FILE PHOTO: Metropolitan Museum of Art Costume Institute Gala – Met Gala – Camp: Notes on Fashion- Arrivals – New York City, U.S. – May 6, 2019 – Lady Gaga. REUTERS/Andrew Kelly
April 19, 2020
By Jill Serjeant
(Reuters) – Lady Gaga, Paul McCartney, The Rolling Stones and Beyonce kicked off a global special of music, comedy and personal stories in what Gaga called a “love letter” to frontline workers battling the coronavirus pandemic.
The two-hour “One World:Together at Home,’ broadcast across multiple television channels in the United States and overseas, featured a Who’s Who of pop culture, with contributions, filmed from their homes, from Elton John, Stevie Wonder, British soccer star David Beckham and former U.S. first ladies Michelle Obama and Laura Bush. Oprah Winfrey, Andrea Bocelli, Celine Dion, Billie Eilish and dozens of others are also expected to appear.
“I’m so grateful for the healthcare workers, the medical workers, all the grocery store workers and delivery people, the postal workers, all the other nonprofits that are working so hard,” Gaga said.
“This is really a true love letter to all of you all over the world, and I hope a reminder of the kindness that’s occurring right now,” she added.
Hosted by three of the biggest late night television show hosts in the United States – Jimmy Kimmel, Stephen Colbert and Jimmy Fallon – the special paid tribute to teachers and healthcare, grocery, delivery, postal and other workers.
“We aren’t asking for money tonight,” said Colbert.
The event, organized by the World Health Organization (WHO) and the nonprofit group Global Citizen, was the biggest celebrity effort so far to mark the coronavirus pandemic that has killed more than 150,000 people worldwide.
It is also aimed at encouraging philanthropists and companies to contribute to the WHO’s COVID-19 Solidarity Response Fund. Corporate and other donors have already contributed some $150 million, organizers said.
“What I’d like tonight, if I can, is to give you the permission for the moment to… ‘Smile’,” said Gaga launching into a version of the ballad made famous by Nat King Cole.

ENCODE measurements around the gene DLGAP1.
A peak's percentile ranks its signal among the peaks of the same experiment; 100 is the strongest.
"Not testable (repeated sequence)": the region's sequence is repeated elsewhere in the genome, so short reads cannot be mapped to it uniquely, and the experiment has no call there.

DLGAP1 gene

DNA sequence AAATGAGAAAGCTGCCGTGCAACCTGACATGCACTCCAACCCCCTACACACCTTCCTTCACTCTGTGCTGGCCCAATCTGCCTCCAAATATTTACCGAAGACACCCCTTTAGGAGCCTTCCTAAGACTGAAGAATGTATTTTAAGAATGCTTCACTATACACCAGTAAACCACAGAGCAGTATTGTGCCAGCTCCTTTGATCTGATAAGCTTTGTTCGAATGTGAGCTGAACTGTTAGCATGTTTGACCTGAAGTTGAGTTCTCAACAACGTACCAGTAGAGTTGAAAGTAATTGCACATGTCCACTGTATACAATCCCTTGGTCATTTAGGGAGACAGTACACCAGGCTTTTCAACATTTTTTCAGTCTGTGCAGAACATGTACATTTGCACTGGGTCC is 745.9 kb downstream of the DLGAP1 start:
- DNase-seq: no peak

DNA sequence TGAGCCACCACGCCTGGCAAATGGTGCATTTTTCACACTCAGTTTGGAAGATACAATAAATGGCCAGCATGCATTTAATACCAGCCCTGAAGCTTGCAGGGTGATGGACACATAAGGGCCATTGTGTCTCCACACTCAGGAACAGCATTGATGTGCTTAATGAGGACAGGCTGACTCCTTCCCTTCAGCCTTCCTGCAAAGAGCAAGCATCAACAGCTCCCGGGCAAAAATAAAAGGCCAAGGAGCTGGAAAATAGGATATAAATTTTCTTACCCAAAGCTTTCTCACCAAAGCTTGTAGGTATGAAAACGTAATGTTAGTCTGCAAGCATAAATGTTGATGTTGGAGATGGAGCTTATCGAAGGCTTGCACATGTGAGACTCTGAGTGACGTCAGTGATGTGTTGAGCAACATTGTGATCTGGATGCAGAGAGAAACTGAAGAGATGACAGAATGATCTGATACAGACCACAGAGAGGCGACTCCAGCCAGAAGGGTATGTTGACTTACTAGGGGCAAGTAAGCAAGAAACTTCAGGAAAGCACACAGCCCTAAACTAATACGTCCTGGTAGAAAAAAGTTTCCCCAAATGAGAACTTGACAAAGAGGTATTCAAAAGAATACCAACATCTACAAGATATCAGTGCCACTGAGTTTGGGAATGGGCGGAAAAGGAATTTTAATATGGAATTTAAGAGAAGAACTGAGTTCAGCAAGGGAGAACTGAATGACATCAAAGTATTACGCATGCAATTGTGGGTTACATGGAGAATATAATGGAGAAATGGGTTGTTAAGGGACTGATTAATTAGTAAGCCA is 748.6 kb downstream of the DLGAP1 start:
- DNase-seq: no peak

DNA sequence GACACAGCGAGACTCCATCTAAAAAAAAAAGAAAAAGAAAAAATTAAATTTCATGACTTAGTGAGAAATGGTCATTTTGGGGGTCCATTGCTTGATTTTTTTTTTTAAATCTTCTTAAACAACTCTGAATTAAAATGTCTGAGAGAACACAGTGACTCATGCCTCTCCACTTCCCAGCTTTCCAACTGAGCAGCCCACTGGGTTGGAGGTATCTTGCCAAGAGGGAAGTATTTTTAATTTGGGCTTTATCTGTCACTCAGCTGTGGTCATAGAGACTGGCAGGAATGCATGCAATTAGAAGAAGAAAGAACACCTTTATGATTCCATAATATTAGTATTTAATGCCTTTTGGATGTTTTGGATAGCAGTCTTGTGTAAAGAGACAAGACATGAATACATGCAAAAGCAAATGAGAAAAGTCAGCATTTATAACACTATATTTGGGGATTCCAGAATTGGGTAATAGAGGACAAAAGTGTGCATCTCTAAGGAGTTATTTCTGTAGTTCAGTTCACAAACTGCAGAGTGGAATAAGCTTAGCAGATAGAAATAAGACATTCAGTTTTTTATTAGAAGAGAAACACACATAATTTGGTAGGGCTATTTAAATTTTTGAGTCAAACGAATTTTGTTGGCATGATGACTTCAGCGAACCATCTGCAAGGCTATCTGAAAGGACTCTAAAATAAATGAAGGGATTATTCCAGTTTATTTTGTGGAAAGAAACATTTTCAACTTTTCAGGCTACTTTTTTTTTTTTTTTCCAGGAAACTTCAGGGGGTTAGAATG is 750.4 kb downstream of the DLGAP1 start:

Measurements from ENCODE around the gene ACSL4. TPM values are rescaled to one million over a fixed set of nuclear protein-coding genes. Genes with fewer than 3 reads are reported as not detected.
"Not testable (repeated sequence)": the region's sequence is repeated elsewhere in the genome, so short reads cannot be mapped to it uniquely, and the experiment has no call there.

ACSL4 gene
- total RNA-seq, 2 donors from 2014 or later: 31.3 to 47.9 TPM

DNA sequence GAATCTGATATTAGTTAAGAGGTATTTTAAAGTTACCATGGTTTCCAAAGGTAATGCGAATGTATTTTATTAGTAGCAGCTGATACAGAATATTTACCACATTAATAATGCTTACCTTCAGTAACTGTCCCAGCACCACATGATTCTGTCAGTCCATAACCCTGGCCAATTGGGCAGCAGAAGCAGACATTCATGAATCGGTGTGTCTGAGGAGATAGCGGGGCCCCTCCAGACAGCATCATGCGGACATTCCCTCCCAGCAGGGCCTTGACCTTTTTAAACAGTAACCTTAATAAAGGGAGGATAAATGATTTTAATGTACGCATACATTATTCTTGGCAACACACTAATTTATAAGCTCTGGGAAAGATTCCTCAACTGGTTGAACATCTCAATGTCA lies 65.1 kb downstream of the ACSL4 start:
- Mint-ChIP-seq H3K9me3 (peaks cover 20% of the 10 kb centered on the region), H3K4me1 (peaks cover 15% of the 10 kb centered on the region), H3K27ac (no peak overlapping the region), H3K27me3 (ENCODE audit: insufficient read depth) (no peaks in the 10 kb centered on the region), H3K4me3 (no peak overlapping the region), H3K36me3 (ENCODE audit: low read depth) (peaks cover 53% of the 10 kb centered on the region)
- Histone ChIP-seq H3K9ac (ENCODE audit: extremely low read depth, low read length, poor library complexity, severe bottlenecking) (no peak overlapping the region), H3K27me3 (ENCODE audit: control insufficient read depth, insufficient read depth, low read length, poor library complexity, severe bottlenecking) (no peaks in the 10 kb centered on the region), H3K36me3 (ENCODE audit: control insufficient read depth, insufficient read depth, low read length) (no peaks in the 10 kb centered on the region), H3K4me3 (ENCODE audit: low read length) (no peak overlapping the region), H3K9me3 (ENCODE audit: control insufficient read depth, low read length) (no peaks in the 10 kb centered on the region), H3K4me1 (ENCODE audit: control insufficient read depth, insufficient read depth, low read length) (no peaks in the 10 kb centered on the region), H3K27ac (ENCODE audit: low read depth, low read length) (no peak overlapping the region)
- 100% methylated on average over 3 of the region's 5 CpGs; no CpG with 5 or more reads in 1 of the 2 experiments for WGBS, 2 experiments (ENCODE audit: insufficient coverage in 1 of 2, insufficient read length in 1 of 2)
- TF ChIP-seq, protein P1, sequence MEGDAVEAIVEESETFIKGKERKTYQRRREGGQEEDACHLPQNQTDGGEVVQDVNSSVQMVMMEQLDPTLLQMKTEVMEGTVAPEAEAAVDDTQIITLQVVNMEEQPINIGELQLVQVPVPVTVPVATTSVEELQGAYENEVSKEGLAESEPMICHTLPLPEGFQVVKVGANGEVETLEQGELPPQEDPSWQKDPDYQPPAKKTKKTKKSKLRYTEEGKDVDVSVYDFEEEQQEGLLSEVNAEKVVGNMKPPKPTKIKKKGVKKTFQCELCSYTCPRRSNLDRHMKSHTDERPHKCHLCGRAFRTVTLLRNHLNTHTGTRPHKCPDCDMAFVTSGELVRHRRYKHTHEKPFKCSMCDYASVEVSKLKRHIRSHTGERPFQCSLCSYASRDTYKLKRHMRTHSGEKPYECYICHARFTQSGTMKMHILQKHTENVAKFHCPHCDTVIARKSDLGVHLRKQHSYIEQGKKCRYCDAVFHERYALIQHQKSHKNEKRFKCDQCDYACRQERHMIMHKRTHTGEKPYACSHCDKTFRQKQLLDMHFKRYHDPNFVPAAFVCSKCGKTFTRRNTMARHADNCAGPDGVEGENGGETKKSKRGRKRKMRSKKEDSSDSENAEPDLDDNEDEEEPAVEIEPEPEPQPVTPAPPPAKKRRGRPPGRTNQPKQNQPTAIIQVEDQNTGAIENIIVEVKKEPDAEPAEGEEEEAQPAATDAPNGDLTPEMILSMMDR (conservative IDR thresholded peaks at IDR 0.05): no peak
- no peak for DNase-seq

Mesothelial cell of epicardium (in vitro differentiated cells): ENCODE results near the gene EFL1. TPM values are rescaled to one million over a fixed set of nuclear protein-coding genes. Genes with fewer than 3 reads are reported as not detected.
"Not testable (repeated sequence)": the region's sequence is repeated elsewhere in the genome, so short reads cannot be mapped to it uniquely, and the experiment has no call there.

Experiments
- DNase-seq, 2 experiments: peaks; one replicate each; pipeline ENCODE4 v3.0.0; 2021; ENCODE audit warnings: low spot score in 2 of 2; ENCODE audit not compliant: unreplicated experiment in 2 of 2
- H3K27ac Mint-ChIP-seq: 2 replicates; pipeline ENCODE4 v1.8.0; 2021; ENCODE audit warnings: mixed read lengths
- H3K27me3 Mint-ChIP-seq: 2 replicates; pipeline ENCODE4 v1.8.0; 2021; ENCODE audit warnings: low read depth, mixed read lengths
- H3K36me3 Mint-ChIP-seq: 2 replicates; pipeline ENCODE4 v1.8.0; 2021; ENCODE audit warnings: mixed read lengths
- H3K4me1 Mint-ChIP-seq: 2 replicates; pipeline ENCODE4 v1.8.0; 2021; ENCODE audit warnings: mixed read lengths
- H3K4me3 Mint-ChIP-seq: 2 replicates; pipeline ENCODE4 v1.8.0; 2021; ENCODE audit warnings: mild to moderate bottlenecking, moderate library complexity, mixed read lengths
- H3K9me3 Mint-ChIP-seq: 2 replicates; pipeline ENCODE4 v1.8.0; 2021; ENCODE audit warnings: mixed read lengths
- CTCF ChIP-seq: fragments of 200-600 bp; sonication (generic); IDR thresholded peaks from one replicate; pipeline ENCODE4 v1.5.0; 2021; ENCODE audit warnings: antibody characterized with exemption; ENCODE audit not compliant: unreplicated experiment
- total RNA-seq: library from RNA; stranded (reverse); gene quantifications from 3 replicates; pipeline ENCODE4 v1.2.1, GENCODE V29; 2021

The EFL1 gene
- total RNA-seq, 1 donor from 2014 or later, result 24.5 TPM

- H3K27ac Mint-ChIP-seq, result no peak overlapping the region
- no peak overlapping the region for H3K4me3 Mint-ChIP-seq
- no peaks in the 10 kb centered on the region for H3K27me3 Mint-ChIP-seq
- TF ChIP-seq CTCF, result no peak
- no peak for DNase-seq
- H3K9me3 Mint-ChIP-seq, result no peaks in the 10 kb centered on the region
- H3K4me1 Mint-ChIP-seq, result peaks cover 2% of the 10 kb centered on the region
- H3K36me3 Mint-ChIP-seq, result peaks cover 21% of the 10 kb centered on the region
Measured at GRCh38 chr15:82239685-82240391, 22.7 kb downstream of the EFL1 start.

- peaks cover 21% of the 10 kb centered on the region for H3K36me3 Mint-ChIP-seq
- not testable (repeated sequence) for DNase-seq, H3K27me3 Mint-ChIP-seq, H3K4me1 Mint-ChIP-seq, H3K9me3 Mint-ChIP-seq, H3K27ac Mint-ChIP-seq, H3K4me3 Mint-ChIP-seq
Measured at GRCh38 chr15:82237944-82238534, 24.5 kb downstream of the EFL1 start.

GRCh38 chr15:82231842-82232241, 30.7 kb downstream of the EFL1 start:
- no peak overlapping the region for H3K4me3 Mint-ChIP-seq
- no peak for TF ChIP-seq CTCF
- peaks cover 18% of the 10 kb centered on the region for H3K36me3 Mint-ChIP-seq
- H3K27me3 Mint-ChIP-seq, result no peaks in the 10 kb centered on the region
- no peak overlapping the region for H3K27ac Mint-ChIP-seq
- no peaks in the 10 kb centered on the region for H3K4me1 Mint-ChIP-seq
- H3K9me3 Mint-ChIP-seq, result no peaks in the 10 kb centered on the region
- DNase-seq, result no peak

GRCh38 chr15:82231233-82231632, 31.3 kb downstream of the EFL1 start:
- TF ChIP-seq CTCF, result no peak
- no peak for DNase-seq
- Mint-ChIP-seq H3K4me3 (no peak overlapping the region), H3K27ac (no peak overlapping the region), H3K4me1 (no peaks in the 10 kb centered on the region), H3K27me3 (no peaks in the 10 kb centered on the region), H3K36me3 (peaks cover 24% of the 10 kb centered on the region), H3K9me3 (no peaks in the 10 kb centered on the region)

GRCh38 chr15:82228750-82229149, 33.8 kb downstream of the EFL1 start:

Beyonce did not perform but sent a video message in which she noted the disproportionately high death rates in the black American community due to COVID-19.
“This virus is killing black people at an alarming rate in America,” she said, urging viewers to protect themselves.
The Rolling Stones, appearing in four separate locations, sang “You Can’t Always Get What You Want,” with Mick Jagger and Keith Richards playing acoustic guitars.
Wonder, in a tribute to Bill Withers who died two weeks ago, played “Lean on Me,” while McCartney, recalling that his mother was a nurse and midwife, sang “Lady Madonna.”
“You know the coronavirus is trouble when a Beatle gets involved,” quipped Kimmel.
Earlier on Saturday, pop, classical and rap musicians from the United States, Asia and the Middle East, all performing from their homes, took part in a six-hour livestream ahead of the main event.
The livestream featured the likes of Latin star Luis Fonsi, R&B singer Jennifer Hudson, U.S. women’s soccer player Megan Rapinoe, Hong Kong singer Eason Chan, India’s Vishal Mishra and Emirati musician Hussain Al Jassmi.
The broadcast included social media postings and news clips showing doctors and nurses being applauded by communities around the world, families greeting each other through windows, and acts of kindness in support of those who are isolated and frail.
Celebrities called on people to stay at home, wash their hands regularly, practice social distancing and put pressure on their political leaders to introduce widespread testing for the disease.
(Reporting by Jill Serjeant; Editing by Bill Berkrot and Sonya Hepinstall)